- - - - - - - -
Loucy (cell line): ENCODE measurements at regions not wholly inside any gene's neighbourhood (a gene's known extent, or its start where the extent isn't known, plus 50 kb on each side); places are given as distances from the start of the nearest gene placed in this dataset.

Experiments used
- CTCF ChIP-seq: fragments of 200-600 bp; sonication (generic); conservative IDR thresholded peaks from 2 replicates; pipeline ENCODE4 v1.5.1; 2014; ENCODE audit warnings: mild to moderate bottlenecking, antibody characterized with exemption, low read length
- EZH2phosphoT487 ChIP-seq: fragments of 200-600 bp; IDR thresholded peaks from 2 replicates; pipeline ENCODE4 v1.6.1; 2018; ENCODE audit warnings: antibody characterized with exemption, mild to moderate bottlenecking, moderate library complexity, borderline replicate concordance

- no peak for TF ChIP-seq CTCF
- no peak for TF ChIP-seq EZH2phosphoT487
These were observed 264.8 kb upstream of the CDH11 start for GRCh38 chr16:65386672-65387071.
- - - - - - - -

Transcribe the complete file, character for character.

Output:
Loucy (cell line): ENCODE measurements at regions not wholly inside any gene's neighbourhood (a gene's known extent, or its start where the extent isn't known, plus 50 kb on each side); places are given as distances from the start of the nearest gene placed in this dataset.

Experiments used
- CTCF ChIP-seq: fragments of 200-600 bp; sonication (generic); conservative IDR thresholded peaks from 2 replicates; pipeline ENCODE4 v1.5.1; 2014; ENCODE audit warnings: mild to moderate bottlenecking, antibody characterized with exemption, low read length
- EZH2phosphoT487 ChIP-seq: fragments of 200-600 bp; IDR thresholded peaks from 2 replicates; pipeline ENCODE4 v1.6.1; 2018; ENCODE audit warnings: antibody characterized with exemption, mild to moderate bottlenecking, moderate library complexity, borderline replicate concordance

- no peak for TF ChIP-seq CTCF
- no peak for TF ChIP-seq EZH2phosphoT487
These were observed 264.8 kb upstream of the CDH11 start for GRCh38 chr16:65386672-65387071.